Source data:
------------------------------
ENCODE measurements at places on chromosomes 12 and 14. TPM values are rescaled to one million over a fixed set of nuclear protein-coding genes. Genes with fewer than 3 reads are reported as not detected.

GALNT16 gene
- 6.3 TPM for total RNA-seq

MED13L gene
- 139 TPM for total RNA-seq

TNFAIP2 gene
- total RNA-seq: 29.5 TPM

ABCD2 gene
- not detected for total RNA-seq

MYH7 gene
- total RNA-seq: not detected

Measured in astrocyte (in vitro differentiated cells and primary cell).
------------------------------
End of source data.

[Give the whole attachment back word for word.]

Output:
ENCODE measurements at places on chromosomes 12 and 14. TPM values are rescaled to one million over a fixed set of nuclear protein-coding genes. Genes with fewer than 3 reads are reported as not detected.

GALNT16 gene
- 6.3 TPM for total RNA-seq

MED13L gene
- 139 TPM for total RNA-seq

TNFAIP2 gene
- total RNA-seq: 29.5 TPM

ABCD2 gene
- not detected for total RNA-seq

MYH7 gene
- total RNA-seq: not detected

Measured in astrocyte (in vitro differentiated cells and primary cell).